Publications in the press

NFC: anticipating the Big Bang (Cards World, 10, 2012)

NFC: anticipating the Big Bang (Cards World, 10, 2012)

Vladimir Krupnov, CEO of “NovaCard”, shares his opinion with the "Russian Card World" on the prospects of NFC technology worldwide and in Russia specifically.

«Russian Card World»: What’s NFC in your opinion? What are NFC benefits?

Vladimir Krupnov: The concept of NFC - Near Field Communications – on the one hand is quite clearly defined as a technology, but on the other is vague when it comes to its specific applications in business. From a technological point of view, NFC is the interface between the card and the reader, its frequency and other characteristics are secured in the ISO 18092 standard. The most important feature of this technology, in my opinion, is that the communication does not happen spontaneously, the reader does not find the card automatically as it happens, for example, when two Bluetooth-enabled devices are connected. You need to bring the card very close to the reader because NFC allows only short-range data transfers. Your intention to make a transaction is essential for all NFC applications in business. And certainly any device (not only card) equipped with the appropriate chip suits for a transaction.

NFC technology developers had in mind to invent a new technology with two basic attributes (parameters): speed of transaction and devices durability. I assure you that there is a strong reason why bank cards’ are issued for only three years – frequent contact with the surface of the card readers affects both the magnetic strip, and most plastics. Moreover, the interaction between card and terminal takes some time. For cases when time is crucial and classical technologies do not fit NFC was invented.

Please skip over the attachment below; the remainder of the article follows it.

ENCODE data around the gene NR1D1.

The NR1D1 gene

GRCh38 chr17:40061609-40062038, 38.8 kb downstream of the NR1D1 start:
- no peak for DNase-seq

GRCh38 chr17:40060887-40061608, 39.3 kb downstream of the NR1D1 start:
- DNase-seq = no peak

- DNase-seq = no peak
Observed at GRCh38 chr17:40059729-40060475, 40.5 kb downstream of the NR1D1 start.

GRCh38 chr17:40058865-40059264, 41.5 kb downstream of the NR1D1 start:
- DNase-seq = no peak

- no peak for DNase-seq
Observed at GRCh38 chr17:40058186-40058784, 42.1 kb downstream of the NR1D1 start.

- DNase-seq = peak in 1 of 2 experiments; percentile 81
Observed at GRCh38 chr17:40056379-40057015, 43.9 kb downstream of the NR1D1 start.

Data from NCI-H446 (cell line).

«RCW»: How did the NFC technology originate?

V.K.: Background is very interesting. One of the first payment market players, who considered contactless solutions for payment transactions, was MasterCard. It developed its NFC-enabled product PayPass in the early 2000s. In 2003, in Orlando (Florida, USA) nine month pilot proved that contactless payments are convenient for both consumers and retailers. Among testers was reputable fast food operator McDonald's aiming to speed up the payments in order to shorten the service time. Already in 2005, McDonald's and MasterCard delivered commercials highlighting the contrast between the customers fuss over cash at the cashiers’ and smooth transaction executed from a PayPass chip in the form of key ring.

«RCW»: Why contactless payments have not yet become ubiquitous?

V.K.: This is a recurring problem the payment industry faces every time the new technology spans. New products require time to market and ubiquitous infrastructure sponsored by all market participants. Perhaps, unbeknown that EMV standard was published back in 1996. And only now it reaches the mass market momentum and EMV-ready infrastructure worldwide. Well, and since Visa and MasterCard agreed on common standards only in 2005 I expect the journey of NFC to be arduous and turbulent.